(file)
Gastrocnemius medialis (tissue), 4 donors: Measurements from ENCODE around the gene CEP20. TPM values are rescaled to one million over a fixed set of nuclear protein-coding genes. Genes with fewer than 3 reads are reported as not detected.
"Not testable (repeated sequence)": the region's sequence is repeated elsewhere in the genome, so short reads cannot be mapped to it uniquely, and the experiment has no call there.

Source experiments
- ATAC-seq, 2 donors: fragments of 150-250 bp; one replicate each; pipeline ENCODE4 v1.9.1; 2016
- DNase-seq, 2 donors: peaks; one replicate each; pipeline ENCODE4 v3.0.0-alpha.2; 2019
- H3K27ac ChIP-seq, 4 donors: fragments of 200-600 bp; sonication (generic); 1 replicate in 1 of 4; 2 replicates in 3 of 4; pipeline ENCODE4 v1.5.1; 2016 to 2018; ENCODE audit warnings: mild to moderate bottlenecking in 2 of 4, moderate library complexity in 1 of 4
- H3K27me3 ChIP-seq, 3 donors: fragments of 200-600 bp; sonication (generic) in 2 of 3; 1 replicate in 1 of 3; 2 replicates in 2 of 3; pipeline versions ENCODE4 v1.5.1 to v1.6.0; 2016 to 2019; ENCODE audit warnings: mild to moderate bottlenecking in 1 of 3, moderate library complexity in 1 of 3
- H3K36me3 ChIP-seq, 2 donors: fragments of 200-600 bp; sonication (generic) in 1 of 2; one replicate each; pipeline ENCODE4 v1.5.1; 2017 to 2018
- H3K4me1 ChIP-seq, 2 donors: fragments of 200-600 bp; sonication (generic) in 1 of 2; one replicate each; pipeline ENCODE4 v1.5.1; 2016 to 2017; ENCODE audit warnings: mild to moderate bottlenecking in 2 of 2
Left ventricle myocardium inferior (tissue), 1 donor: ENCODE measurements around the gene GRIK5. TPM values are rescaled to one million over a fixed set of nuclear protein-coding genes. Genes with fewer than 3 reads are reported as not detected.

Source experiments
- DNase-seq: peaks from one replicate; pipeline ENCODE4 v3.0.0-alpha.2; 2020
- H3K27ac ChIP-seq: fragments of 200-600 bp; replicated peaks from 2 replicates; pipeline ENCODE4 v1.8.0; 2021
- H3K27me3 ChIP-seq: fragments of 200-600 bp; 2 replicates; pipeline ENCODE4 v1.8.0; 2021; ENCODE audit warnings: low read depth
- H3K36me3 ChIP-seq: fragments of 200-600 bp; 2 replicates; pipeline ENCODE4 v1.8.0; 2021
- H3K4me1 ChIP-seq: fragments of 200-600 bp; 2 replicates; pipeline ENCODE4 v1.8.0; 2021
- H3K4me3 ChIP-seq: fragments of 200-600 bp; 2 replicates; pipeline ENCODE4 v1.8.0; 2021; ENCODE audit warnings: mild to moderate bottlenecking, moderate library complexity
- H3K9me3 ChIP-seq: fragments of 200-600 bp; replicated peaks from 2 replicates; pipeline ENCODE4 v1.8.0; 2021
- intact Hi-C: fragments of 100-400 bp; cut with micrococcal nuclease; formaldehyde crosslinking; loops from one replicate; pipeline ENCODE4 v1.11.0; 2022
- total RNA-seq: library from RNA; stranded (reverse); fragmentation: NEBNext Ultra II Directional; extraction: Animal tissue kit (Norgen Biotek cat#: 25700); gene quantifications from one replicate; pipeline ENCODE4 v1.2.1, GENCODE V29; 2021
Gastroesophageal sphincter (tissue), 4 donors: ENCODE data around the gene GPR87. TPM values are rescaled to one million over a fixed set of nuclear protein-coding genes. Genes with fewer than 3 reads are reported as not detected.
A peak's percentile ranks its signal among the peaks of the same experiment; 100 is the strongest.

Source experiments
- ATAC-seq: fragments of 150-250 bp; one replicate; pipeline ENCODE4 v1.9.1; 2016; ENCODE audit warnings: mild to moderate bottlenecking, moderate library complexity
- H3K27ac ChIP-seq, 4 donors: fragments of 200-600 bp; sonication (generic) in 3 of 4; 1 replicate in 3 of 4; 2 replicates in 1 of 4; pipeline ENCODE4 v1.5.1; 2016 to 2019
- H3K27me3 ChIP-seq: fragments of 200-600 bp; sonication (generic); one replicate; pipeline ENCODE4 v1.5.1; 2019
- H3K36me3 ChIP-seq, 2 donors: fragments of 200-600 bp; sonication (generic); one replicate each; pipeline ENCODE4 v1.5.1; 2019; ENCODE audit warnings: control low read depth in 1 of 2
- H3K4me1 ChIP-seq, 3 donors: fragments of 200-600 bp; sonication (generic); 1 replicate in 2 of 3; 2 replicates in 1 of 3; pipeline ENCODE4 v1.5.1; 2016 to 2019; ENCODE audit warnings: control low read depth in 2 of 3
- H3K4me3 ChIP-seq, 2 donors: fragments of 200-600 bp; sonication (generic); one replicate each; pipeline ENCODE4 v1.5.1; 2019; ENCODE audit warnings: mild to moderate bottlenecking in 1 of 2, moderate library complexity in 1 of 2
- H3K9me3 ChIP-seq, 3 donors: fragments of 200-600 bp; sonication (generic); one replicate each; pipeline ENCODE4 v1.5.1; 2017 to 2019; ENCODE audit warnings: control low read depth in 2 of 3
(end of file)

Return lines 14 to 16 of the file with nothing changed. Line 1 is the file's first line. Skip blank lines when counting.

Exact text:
- H3K27me3 ChIP-seq: fragments of 200-600 bp; 2 replicates; pipeline ENCODE4 v1.8.0; 2021; ENCODE audit warnings: low read depth
- H3K36me3 ChIP-seq: fragments of 200-600 bp; 2 replicates; pipeline ENCODE4 v1.8.0; 2021
- H3K4me1 ChIP-seq: fragments of 200-600 bp; 2 replicates; pipeline ENCODE4 v1.8.0; 2021